Even the construction of the remaining structures of the center had no other option but to postpone. Luckily, as the adjustment period was loosening some protocols during the pandemic, everything ended pretty smoothly even with the presence of smattering construction workers, says Arch. Aimae Juanitas.
Along with the staff of the center, the residents were also facing a kind of stress they never had before. With the lack of involvement in the outside community and the limited activities they can do, some of the residents uncontrollably relapsed. Unlike before, all the residents were able to directly encounter their parents for a certain day of a month, however, when the New Normal happened, everything changed. From face-to-face schooling prohibited, to outdoor activities undone, certain residents began to manifest negative behavior says Cheryl Jen Pahal, Social Welfare Officer II of the Center.
“That’s when we explored Video Calls.” she added.
Although the changes were difficult, the residents and the staff find them effective. Eventually, the residents get to cope up with all of these changes and as all these changes continue to happen, residents were now showing positive responses to the changes. Expressive arts were added to better understand the feelings of the residents. Various modified activities were made into reality leading to the discovery of new competencies and skills that are still in need of development.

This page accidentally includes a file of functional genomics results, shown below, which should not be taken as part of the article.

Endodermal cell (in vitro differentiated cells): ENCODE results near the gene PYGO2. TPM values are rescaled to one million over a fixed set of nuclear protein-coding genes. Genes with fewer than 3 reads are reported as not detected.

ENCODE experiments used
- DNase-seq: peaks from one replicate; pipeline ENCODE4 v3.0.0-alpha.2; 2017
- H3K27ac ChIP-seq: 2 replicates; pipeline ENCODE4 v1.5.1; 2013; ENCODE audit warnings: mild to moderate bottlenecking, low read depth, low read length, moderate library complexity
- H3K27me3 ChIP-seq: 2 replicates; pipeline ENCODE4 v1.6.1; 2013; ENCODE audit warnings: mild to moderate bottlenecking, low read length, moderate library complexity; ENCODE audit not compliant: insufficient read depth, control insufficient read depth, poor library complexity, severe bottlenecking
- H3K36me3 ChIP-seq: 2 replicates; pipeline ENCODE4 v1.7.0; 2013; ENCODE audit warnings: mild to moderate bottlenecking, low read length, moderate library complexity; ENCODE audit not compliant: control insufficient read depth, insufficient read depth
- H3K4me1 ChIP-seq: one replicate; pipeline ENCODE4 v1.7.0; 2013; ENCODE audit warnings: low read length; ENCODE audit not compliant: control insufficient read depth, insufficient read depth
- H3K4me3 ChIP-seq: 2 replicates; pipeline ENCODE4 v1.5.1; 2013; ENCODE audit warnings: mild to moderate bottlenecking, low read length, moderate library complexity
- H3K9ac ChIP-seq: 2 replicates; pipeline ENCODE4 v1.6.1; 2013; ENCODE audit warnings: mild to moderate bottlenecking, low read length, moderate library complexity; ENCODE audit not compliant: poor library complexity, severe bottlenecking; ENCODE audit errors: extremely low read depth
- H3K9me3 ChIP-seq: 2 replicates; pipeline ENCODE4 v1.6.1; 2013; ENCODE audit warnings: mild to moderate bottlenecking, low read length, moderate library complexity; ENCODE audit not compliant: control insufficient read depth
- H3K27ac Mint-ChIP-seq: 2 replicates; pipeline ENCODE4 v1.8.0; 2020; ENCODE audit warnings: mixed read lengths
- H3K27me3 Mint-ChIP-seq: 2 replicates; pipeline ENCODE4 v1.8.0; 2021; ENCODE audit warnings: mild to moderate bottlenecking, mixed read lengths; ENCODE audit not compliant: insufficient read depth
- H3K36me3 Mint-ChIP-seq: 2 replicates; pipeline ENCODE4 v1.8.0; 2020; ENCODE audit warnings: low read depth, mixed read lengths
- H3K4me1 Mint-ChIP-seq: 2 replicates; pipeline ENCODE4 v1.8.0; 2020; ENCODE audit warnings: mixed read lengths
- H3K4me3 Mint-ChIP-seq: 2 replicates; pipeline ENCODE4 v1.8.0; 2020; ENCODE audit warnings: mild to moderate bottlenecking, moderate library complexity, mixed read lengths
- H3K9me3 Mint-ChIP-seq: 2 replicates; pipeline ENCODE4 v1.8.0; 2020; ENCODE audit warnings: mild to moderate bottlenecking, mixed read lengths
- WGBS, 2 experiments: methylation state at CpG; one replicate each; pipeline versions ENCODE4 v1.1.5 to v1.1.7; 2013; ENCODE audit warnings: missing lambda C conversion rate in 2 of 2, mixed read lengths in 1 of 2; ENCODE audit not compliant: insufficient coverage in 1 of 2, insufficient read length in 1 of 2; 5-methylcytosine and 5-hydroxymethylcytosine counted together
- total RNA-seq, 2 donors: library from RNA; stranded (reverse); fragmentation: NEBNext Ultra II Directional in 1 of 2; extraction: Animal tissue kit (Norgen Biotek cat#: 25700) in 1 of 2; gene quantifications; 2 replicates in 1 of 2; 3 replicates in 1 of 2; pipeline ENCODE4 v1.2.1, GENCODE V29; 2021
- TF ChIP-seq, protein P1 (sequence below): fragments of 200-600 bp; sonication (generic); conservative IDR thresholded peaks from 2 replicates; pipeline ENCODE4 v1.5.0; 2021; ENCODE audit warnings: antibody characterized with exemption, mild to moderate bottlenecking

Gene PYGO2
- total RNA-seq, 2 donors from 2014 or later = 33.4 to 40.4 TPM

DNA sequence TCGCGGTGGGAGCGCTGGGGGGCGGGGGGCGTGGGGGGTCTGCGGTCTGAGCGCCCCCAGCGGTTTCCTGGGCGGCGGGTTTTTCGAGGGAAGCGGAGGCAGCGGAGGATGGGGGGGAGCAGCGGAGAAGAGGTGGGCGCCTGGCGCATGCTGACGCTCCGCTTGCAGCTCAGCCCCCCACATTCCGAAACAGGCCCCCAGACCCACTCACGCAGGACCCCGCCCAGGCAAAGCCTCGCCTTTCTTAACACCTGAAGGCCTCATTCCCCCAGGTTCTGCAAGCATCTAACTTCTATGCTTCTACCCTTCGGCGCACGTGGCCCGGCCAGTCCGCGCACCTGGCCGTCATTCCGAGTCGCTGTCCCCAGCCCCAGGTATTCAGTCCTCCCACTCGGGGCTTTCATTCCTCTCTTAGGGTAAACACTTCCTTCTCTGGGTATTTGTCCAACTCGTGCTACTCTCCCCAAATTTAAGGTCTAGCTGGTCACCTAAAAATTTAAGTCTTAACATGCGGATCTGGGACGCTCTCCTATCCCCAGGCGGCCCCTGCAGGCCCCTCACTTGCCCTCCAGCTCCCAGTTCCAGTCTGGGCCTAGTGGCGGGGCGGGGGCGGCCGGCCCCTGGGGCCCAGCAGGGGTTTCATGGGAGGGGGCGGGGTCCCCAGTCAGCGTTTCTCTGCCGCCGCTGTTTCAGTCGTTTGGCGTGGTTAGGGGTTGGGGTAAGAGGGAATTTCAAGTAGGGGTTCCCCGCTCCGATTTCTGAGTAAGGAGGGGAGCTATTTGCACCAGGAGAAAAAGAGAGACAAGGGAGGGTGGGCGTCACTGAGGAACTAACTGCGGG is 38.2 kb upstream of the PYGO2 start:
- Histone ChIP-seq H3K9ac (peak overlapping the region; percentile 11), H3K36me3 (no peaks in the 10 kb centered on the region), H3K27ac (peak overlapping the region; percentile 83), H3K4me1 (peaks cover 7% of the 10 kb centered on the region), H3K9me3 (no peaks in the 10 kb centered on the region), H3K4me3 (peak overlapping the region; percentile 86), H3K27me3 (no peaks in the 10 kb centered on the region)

A Laderized program was utilized to implement different activities fit for the new normal. The program yielded good results. Some residents unfolded skills they never even thought they had before, for instance, some realized that they are good at cooking, the others realized they had a talent in cosmetics, even the toddlers learned that they are good at cleaning! Needless to say, the pandemic had its own way to unravel the hidden talents of the residents says HFG Focal Person, Marissa Garay.
What were once challenges, slowly became routinary to all the staff and residents. The worries for the re-accreditation slowly faded away, until the day came. The assessment was closely focusing on categories regarding Administration and Organization, Program Management, Helping Strategies and Interventions, Facility Management, and Case Management.